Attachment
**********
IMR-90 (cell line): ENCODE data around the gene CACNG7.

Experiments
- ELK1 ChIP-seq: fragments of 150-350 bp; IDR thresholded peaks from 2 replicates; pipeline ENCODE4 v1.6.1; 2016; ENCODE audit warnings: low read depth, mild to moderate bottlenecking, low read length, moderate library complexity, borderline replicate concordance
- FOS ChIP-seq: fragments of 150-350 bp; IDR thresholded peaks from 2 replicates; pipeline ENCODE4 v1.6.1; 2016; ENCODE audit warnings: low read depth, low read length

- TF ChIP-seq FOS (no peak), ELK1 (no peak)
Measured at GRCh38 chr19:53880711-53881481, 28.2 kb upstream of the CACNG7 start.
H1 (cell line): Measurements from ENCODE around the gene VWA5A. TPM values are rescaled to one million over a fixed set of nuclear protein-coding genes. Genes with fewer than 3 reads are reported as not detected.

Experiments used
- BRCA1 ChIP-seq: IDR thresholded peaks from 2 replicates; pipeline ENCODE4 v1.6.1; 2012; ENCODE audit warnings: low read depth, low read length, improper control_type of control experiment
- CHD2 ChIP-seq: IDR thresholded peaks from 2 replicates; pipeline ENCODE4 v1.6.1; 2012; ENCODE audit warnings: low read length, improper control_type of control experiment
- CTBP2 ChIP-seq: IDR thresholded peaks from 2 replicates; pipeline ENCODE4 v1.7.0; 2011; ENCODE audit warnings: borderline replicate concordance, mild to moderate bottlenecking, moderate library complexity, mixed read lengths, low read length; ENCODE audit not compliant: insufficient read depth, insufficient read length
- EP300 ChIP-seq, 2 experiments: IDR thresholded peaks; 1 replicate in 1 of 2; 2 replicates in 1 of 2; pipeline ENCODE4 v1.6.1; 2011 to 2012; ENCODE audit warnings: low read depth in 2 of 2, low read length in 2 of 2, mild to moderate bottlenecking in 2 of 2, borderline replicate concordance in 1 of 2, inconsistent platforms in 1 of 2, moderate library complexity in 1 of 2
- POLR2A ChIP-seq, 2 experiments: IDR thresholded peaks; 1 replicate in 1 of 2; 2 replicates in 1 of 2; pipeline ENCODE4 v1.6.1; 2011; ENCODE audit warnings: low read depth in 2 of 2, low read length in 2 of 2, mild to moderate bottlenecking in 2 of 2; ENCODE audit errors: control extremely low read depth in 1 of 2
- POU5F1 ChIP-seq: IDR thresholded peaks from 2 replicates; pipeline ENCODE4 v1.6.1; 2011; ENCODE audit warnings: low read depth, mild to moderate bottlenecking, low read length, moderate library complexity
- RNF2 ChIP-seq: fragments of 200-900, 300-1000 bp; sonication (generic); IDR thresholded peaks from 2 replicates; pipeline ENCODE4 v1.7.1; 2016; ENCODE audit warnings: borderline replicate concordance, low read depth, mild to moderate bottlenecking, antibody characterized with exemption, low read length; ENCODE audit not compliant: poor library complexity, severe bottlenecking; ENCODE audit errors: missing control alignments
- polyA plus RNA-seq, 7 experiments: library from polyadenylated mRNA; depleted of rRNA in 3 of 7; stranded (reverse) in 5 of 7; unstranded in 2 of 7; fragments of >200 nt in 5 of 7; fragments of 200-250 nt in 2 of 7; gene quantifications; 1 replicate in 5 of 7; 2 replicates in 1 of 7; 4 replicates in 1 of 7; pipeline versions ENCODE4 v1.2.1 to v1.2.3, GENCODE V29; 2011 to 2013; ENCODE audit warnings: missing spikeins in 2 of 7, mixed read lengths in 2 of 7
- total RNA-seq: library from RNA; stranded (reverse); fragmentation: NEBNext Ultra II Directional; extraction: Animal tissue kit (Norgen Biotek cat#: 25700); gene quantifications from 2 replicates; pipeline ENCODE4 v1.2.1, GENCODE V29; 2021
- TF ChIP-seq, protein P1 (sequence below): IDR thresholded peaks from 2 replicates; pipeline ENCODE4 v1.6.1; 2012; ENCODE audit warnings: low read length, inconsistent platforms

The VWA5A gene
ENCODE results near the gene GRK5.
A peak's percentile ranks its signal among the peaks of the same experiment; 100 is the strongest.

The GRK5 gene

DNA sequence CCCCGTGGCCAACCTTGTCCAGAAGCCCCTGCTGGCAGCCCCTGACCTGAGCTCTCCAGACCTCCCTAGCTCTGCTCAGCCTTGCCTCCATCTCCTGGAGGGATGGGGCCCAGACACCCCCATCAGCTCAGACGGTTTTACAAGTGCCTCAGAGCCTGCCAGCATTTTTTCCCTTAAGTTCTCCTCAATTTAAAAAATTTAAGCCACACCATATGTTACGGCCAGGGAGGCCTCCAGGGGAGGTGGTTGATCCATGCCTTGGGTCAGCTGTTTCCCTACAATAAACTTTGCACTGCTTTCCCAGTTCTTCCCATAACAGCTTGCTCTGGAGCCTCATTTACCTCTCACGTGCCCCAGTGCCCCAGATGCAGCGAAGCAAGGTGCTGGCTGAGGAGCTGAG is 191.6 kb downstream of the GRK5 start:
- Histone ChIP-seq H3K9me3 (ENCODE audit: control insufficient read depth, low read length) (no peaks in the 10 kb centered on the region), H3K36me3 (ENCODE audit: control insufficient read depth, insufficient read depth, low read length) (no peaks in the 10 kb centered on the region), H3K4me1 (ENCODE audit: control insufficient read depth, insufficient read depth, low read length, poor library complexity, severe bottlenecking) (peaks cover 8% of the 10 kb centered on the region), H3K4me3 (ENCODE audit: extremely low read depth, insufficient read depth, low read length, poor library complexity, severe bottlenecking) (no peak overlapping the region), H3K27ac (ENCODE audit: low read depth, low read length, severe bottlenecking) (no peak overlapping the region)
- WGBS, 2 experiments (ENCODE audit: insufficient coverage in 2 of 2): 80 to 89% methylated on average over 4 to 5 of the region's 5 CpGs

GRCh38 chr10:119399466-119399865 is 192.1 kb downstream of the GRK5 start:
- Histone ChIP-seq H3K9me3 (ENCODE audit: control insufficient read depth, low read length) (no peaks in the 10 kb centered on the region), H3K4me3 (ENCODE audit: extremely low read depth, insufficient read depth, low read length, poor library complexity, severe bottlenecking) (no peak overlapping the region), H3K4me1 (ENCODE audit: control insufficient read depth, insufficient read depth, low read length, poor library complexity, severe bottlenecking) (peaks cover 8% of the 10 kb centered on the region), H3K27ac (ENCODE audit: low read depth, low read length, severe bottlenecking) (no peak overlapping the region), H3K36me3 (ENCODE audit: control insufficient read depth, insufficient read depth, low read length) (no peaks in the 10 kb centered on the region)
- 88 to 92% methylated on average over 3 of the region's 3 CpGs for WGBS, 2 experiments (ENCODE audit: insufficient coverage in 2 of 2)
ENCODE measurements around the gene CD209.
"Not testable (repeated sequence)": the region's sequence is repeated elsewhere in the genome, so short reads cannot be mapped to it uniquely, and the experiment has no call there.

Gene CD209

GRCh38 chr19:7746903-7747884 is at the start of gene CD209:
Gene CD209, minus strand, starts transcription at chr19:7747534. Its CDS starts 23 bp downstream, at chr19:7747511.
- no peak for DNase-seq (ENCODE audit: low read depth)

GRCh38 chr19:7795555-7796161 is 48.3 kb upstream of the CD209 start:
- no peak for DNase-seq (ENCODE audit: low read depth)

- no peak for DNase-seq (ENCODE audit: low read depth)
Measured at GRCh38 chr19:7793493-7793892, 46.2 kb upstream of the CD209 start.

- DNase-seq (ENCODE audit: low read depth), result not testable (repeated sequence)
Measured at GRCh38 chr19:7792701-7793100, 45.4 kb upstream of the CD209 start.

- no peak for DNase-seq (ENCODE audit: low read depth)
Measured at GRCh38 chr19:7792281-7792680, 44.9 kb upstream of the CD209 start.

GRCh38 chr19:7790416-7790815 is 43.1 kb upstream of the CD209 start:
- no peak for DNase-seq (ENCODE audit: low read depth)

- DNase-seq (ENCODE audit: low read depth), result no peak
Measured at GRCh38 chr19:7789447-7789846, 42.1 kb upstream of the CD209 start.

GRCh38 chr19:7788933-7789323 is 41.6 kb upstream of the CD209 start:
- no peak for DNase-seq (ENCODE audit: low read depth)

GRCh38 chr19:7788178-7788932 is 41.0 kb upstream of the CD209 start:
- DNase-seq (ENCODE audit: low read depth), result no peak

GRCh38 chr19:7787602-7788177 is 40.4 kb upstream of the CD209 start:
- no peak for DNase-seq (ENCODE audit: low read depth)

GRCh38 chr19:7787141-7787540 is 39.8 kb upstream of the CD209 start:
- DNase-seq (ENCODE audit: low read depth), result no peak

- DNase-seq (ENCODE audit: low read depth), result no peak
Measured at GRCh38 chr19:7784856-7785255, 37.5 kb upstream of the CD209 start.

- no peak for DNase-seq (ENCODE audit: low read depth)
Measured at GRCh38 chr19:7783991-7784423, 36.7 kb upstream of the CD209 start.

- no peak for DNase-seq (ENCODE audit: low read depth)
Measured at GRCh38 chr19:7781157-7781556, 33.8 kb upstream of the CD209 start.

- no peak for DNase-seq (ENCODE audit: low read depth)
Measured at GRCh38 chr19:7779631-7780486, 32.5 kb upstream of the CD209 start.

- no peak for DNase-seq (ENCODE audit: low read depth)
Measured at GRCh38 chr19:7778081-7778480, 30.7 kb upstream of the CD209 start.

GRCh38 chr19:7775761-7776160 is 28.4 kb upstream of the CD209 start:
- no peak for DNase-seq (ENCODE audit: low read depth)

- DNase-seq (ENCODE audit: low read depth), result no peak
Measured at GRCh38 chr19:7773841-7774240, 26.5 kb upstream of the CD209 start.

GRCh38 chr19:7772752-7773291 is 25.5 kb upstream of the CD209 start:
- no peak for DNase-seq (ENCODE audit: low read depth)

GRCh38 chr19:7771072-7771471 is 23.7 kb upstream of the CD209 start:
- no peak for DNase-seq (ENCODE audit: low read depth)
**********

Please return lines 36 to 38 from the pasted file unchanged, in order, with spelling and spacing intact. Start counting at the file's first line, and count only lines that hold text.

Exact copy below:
- no peak for DNase-seq (ENCODE audit: low read depth)

- no peak for DNase-seq (ENCODE audit: low read depth)
Measured at GRCh38 chr19:7793493-7793892, 46.2 kb upstream of the CD209 start.